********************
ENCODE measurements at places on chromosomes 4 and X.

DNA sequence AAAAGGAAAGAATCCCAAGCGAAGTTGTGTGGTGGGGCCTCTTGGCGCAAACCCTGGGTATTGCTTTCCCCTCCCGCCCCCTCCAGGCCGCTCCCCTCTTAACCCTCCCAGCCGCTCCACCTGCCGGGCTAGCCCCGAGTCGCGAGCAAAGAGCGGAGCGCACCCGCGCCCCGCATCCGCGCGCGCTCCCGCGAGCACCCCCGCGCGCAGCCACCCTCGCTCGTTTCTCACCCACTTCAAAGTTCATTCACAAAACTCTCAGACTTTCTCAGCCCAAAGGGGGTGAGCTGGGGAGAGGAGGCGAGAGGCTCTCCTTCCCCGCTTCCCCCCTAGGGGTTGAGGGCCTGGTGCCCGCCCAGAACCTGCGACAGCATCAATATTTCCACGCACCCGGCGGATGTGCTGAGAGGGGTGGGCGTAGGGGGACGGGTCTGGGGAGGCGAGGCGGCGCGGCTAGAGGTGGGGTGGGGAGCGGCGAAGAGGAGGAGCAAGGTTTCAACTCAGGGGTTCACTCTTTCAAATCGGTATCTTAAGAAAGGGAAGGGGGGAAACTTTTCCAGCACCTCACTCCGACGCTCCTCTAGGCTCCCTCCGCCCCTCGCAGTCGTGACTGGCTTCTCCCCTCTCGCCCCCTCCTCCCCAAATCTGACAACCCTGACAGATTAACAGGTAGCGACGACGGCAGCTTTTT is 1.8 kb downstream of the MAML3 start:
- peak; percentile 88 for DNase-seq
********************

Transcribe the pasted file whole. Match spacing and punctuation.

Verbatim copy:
ENCODE measurements at places on chromosomes 4 and X.

DNA sequence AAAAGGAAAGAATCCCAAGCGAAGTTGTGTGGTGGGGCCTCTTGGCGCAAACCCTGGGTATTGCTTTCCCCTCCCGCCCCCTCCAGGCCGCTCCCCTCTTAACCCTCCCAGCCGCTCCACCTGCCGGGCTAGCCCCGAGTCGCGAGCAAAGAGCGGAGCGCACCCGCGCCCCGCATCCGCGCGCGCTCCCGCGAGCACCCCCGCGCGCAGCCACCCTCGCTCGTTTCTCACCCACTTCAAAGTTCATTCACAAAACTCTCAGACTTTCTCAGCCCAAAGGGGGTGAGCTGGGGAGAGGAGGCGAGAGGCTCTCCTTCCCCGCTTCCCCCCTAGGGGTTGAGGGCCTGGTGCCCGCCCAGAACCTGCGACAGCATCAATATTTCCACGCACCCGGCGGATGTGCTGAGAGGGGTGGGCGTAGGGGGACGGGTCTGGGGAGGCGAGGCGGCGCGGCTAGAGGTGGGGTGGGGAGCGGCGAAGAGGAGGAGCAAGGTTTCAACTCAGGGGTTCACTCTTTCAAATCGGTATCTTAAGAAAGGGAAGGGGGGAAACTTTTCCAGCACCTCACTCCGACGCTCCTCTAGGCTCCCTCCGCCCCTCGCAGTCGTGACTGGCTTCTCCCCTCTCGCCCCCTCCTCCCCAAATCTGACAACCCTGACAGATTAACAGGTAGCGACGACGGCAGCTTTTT is 1.8 kb downstream of the MAML3 start:
- peak; percentile 88 for DNase-seq